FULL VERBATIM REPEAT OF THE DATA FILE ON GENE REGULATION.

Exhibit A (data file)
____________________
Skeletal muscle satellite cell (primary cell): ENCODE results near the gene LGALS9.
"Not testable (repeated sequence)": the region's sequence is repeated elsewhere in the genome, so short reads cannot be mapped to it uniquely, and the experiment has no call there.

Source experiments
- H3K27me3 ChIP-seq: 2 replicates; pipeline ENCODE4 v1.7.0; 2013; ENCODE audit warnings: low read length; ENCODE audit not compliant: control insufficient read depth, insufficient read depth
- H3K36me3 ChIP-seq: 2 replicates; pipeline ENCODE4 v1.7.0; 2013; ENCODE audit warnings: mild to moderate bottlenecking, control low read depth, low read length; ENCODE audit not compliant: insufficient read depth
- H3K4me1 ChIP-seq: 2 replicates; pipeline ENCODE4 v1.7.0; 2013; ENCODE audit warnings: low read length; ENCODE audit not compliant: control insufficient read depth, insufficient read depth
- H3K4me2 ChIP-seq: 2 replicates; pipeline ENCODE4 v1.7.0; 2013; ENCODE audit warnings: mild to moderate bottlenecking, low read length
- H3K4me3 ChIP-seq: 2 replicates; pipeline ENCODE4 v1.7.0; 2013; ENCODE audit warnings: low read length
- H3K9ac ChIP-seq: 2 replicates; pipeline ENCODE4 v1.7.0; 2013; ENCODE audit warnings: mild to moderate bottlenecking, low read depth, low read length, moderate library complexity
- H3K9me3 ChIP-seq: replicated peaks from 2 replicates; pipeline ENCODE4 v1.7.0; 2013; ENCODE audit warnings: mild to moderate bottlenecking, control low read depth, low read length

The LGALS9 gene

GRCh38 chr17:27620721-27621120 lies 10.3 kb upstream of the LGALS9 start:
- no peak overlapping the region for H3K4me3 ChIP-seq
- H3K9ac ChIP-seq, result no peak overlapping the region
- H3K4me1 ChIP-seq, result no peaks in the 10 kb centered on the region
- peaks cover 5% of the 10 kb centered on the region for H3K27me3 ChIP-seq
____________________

Skeletal muscle satellite cell (primary cell): ENCODE results near the gene LGALS9.
"Not testable (repeated sequence)": the region's sequence is repeated elsewhere in the genome, so short reads cannot be mapped to it uniquely, and the experiment has no call there.

Source experiments
- H3K27me3 ChIP-seq: 2 replicates; pipeline ENCODE4 v1.7.0; 2013; ENCODE audit warnings: low read length; ENCODE audit not compliant: control insufficient read depth, insufficient read depth
- H3K36me3 ChIP-seq: 2 replicates; pipeline ENCODE4 v1.7.0; 2013; ENCODE audit warnings: mild to moderate bottlenecking, control low read depth, low read length; ENCODE audit not compliant: insufficient read depth
- H3K4me1 ChIP-seq: 2 replicates; pipeline ENCODE4 v1.7.0; 2013; ENCODE audit warnings: low read length; ENCODE audit not compliant: control insufficient read depth, insufficient read depth
- H3K4me2 ChIP-seq: 2 replicates; pipeline ENCODE4 v1.7.0; 2013; ENCODE audit warnings: mild to moderate bottlenecking, low read length
- H3K4me3 ChIP-seq: 2 replicates; pipeline ENCODE4 v1.7.0; 2013; ENCODE audit warnings: low read length
- H3K9ac ChIP-seq: 2 replicates; pipeline ENCODE4 v1.7.0; 2013; ENCODE audit warnings: mild to moderate bottlenecking, low read depth, low read length, moderate library complexity
- H3K9me3 ChIP-seq: replicated peaks from 2 replicates; pipeline ENCODE4 v1.7.0; 2013; ENCODE audit warnings: mild to moderate bottlenecking, control low read depth, low read length

The LGALS9 gene

GRCh38 chr17:27620721-27621120 lies 10.3 kb upstream of the LGALS9 start:
- no peak overlapping the region for H3K4me3 ChIP-seq
- H3K9ac ChIP-seq, result no peak overlapping the region
- H3K4me1 ChIP-seq, result no peaks in the 10 kb centered on the region
- peaks cover 5% of the 10 kb centered on the region for H3K27me3 ChIP-seq